Over on Edublogs ("Easy Blogging For Education"), where they reckon they've helped build 3,378,490 blogs since 2005, they're carrying out their annual survey of blogs in education. If you blog, they'd like just 5 minutes of your time.
I'm a big believer in getting feedback from people and listening to what they have to say. With students, Google Drive forms are so brilliant for that, and as a teacher you should complete such things, apart from anything else because it forces you to reflect for a few minutes on what you're doing.
"Is there anything else we didn't cover that you would like to share?" they ask at the end of the survey.
You mean apart from the fact that I love blogging with learners?
I always recommend a single blog per class with all students "authors" on it but generally working in 3s or 4s to collaborate to write posts (so we get 5 posts on one topic on one blog, not 25 on 25 different blogs) and with the fewest possible number of posts by the teacher, the highest possible number of posts and comments by the learners.
Facebook and so on have come along and, sadly, displaced blogs as the popular platform. I used to run a blogging in language teaching course but it got dumped as "old" but, because you can make a blog so water-tight on privacy, they're in fact still my first choice as a shared digital space for use with learners, particularly if what you want to have is somewhere for your learners to "publish" their project work.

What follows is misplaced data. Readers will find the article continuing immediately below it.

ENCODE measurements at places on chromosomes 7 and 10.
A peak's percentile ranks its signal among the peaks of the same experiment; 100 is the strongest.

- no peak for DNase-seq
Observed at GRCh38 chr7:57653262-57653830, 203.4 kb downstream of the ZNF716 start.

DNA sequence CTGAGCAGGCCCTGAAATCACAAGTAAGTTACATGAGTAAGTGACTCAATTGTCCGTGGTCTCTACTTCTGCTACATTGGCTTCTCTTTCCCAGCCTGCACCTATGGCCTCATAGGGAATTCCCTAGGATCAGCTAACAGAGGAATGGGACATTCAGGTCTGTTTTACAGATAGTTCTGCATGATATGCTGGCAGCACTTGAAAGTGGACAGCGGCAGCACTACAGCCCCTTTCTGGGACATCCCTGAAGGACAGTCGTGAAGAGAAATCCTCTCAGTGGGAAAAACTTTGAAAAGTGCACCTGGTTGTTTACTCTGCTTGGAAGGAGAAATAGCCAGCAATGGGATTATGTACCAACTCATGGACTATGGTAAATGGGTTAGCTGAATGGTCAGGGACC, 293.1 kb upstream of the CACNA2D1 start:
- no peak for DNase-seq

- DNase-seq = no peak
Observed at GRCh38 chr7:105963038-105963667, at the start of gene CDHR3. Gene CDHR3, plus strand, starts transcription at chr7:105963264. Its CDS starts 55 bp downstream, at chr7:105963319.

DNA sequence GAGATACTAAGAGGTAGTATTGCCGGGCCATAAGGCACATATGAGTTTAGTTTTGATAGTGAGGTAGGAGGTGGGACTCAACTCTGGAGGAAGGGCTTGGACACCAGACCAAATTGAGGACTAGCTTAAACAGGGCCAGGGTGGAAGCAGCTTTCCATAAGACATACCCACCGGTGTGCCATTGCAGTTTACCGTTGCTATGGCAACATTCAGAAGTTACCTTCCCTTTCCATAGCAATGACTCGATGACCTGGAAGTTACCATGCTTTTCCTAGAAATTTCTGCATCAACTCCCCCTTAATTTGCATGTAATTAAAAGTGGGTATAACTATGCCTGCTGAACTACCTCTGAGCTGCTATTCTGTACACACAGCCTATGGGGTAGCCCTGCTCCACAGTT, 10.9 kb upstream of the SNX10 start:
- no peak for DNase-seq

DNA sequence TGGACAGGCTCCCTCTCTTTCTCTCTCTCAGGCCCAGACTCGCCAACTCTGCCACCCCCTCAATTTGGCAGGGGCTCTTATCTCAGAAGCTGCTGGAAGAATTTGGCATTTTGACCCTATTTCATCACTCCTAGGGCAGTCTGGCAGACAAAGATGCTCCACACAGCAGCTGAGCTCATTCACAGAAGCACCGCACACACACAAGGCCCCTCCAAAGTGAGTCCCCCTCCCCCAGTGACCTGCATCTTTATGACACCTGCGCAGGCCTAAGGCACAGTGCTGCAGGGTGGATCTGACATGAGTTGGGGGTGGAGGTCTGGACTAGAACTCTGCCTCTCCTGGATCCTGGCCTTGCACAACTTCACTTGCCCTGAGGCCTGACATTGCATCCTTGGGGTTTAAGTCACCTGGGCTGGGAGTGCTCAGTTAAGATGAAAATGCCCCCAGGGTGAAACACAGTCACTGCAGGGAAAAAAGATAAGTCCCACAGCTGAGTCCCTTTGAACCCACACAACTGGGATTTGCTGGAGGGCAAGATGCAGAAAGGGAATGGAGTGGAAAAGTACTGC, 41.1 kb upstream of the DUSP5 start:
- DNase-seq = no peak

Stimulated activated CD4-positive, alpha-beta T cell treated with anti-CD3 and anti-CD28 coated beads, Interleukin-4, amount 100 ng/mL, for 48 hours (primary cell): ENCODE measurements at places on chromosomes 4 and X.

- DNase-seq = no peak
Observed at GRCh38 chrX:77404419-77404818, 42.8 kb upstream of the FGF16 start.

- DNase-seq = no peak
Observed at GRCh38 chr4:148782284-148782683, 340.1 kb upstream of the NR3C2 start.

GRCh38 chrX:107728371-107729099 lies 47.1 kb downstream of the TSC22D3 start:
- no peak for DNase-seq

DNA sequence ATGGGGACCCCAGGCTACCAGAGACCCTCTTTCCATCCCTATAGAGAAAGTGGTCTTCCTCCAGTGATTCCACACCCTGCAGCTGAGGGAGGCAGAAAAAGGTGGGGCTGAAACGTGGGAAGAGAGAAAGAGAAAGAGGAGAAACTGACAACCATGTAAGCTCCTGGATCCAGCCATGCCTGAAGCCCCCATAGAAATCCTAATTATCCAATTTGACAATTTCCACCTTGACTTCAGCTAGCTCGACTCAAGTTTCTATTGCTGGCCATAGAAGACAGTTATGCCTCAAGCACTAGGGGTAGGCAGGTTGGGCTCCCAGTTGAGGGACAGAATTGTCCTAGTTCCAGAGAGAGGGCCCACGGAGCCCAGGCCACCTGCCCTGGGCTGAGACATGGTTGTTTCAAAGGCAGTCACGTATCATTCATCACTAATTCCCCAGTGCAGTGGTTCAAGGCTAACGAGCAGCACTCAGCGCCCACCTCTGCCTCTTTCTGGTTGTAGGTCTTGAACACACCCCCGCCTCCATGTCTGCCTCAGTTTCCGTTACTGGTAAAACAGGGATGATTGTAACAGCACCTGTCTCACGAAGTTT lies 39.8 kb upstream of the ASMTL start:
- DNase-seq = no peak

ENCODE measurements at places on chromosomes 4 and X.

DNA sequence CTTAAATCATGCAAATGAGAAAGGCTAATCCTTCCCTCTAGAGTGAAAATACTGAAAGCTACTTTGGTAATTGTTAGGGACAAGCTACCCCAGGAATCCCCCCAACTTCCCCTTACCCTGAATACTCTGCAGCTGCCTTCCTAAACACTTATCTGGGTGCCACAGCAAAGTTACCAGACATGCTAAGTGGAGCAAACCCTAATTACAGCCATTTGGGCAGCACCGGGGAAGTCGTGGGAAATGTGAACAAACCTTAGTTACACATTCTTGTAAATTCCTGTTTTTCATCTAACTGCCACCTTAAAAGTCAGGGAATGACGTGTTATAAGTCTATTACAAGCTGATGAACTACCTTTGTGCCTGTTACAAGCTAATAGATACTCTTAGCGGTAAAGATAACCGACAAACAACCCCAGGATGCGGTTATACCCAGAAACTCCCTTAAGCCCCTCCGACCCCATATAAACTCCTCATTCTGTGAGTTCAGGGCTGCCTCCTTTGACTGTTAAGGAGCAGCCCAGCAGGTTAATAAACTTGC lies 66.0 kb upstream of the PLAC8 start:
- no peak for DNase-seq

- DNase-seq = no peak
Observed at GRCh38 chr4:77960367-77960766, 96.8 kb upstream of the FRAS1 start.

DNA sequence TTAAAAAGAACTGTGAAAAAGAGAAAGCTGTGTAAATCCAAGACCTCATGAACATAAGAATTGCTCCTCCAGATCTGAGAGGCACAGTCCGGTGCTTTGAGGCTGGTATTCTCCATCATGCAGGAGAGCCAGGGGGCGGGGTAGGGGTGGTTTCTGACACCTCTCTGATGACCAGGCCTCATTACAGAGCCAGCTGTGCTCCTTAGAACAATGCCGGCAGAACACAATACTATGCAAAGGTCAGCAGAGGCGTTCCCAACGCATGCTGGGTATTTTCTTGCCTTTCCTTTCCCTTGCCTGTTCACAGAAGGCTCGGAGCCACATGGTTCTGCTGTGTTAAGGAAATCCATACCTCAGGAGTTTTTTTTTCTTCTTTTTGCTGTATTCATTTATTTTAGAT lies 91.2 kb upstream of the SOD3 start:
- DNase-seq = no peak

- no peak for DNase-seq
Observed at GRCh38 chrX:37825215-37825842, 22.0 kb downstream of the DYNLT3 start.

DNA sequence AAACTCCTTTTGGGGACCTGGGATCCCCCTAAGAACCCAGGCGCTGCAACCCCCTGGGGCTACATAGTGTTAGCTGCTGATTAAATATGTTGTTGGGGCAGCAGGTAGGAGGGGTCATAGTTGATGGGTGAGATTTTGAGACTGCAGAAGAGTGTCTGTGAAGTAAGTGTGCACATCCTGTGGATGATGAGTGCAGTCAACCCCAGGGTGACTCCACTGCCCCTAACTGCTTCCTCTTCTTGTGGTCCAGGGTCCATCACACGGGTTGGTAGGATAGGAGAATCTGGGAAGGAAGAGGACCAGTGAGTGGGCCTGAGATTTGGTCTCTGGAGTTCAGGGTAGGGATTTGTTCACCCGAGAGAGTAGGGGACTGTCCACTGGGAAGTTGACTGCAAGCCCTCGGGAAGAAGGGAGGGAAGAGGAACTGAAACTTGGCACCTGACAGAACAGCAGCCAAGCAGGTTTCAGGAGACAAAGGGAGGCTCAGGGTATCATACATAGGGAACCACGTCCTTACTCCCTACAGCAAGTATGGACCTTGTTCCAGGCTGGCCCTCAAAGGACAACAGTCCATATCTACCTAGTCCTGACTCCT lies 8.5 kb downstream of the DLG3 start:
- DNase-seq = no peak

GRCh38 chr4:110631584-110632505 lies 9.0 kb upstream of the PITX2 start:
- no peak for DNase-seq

- See also this on why you should be using blogging (or some other social media) with learners.
Edublogs uses WordPress as the platform for blogs you create with it. I use WordPress for this and other blogs but in fact recommend Blogger to teachers as experience suggests that they find it slightly easier to learn to use.
Nevertheless, Edublogs have some great things on their website and on their blog (these 50 ideas for student blogging, for example, and see also these resources), useful whichever blogging tool you decide to use. They also produce one of the few email newsletters that I actually read and haven't unsubscribed from (as I have with virtually every other email newsletter being pumped at me). On Twitter, you also have @edublogs.
Previous reports on the state of educational blogging are to be found there.